Looking Back With Richard Hatcher
the dean of Black mayors
The 1967 elections of Carl Stokes in Cleveland and Richard Hatcher in Gary represented major victories for the civil rights movement. Before their elections, never had voters elected an African-American to manage a major American city. After the elections, there was hope that Black Americans would soon reach the promised land with Black dominated communities becoming multiracial model cities.
Stokes led Cleveland for four years. Hatcher remained for tweenty. Other Blacks have since followed their paths. "The thing that I'm most proud of knowing is that our progress as a people will continue. We've advanced to a certain point and now others are picking up the mantel," Hatcher said during our lengthy interview in his ranch style home in Gary.
Despite the increased number of Black elected officials, the vast majority of urban, suburban, and rural Black communities still lag behind their White counterparts. Hatcher said his experiences in Gary demonstrate how forces beyond the power of the mayor - - county and state governments, the business community, and universities - - affect even the best plans to make a neighborhood or city a model community.
"There could be no political decisions made in the City of Gary unless there was a Black or Blacks in the room,” he said. The problem was that, “all the major economic decisions in the city were being made in rooms where there were no Blacks at all. In the end, the economic decisions were far more powerful than the political decisions," counseled Hatcher.
"We needed the support of all those entities,” Hatcher said, “What we got was absolute and total hostility from those entities." For instance, during Hatcher’s tenure, White-Republican controlled Indianapolis received monetary support from the Indiana state legislature to build their convention center. Black Democratic-controlled Gary got nothing. "Our convention center is probably the only convention center in the U.S. that was built entirely with federal funds," he explained.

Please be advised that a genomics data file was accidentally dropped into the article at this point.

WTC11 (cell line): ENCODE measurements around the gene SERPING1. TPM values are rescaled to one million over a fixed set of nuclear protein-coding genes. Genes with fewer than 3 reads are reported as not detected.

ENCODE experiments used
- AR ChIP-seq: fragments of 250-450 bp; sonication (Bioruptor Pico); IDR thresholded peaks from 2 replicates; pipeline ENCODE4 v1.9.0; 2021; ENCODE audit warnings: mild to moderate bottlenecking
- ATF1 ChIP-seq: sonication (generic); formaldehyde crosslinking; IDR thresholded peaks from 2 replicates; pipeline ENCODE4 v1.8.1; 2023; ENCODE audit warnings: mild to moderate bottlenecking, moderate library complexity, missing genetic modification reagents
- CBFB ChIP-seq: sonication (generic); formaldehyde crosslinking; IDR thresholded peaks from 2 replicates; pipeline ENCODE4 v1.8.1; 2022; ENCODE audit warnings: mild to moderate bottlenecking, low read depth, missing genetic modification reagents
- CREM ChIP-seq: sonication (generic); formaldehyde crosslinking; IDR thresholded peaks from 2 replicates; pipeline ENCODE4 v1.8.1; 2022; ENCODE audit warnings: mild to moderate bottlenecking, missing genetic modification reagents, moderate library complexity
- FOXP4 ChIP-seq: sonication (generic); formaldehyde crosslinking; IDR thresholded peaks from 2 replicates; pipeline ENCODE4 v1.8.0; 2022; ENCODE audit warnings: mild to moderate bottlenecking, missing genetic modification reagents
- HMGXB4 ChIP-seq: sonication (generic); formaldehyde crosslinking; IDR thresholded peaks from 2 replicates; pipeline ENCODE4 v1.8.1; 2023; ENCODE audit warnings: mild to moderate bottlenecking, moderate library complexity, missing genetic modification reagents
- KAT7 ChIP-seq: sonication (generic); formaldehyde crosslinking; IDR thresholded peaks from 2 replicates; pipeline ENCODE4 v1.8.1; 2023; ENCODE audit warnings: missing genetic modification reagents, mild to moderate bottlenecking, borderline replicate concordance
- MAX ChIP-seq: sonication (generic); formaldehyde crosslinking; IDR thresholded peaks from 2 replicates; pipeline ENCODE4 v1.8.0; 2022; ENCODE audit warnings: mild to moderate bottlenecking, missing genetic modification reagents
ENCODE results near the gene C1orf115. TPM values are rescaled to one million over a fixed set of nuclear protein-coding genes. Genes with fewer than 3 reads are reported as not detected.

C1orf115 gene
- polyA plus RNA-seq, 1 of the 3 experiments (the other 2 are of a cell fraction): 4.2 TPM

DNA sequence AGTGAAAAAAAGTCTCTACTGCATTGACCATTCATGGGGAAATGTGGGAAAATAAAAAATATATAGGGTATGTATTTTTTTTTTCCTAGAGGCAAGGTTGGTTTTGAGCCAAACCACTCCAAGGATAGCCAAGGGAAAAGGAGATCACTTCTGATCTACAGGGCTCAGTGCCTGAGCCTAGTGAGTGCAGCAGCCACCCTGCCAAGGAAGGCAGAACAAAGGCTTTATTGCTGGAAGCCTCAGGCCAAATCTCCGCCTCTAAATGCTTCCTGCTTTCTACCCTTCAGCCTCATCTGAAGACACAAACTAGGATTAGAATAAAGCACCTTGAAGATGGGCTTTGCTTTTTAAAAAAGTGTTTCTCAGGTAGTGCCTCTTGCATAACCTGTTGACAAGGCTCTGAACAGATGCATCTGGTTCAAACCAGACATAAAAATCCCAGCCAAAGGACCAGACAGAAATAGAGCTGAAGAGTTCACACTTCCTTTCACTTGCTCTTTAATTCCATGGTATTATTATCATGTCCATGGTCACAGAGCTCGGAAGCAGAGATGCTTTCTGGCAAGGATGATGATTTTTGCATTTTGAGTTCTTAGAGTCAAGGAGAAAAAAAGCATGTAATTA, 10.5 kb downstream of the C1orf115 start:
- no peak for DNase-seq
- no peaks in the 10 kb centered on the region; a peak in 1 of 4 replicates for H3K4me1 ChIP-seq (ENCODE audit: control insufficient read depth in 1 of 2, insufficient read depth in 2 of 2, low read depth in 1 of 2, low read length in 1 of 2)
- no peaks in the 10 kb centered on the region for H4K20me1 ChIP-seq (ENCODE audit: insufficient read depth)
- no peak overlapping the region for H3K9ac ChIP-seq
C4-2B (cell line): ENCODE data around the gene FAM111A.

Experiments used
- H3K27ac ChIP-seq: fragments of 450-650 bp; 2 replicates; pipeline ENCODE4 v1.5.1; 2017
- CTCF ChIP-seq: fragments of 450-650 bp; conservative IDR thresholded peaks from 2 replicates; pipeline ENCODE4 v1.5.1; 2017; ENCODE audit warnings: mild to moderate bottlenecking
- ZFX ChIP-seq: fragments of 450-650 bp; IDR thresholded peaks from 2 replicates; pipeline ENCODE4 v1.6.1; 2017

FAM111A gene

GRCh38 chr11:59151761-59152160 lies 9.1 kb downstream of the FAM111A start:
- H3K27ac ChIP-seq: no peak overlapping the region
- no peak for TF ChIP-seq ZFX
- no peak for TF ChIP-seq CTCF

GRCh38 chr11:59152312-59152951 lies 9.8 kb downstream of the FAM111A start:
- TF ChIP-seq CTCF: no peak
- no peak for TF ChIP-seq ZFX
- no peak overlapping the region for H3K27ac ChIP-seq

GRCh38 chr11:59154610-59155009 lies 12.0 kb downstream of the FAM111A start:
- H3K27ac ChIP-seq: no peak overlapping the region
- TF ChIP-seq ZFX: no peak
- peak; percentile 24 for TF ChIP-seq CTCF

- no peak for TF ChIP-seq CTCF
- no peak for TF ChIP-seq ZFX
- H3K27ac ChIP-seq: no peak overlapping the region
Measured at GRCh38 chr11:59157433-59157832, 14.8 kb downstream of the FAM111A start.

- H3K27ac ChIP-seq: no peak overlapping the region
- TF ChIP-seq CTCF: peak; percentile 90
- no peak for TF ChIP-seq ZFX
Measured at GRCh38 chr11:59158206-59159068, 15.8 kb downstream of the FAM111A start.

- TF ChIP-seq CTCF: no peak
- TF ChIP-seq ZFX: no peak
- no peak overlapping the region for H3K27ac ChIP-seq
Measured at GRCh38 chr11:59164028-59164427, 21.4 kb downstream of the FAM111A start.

At one point during his administration, more than 60% of the city's budget came from federal programs. However, his ability to attract federal funds only angered those who began divesting the city after his election.
In short, said Hatcher, the Gary experiment proved that having Black political power is not enough. "There could be no political decisions made in the City of Gary unless there was a Black or Blacks in the room,” he said. The problem was that, “all the major economic decisions in the city were being made in rooms where there were no Blacks at all. In the end, the economic decisions were far more powerful than the political decisions," counseled Hatcher, who now teaches law at his alma mater, Valparaiso University.
Despite its limited power, Hatcher urges politicians to use their political muscle to advance the race. “If you can’t use the political control to achieve economic parity, economic justice, and equal opportunity for Black people, than you are really wasting your time,” he argued.
Despite the city’s legacy of having the courts convict two former mayors of crimes and the constant investigations and charges of corruption by the local White media, the legal system never found Hatcher guilty of any crime. Given America’s Black incarceration record, Hatcher added, “If I had ever stolen a dollar, I wouldn’t be standing before you. I would be sitting in some federal prison.”
The accusations of wrongdoing; however, did affect his ability to govern. "If you are constantly being forced to respond to rumors," he continued, "it's very distracting. It slowly and systematically erodes your credibility with the people. If the people don't believe in you, then they will not respond to your leadership.”
However, Hatcher admits that his administration could have been more successful if it was not for Black factionalism and if he could have motivated more Gary citizens to spend more of their money in the city. “It was frustrating,” he rationalized, “In one sense I understand. Think how long we have been conditioned to believe that anything White was better."
From the Nov 2005 - Jan 2005 Issue: Whatever Happened to the Revolution?
America’s Chief Moral Dilemma
Selected Quotes By Martin Robison Delany, Published in 1852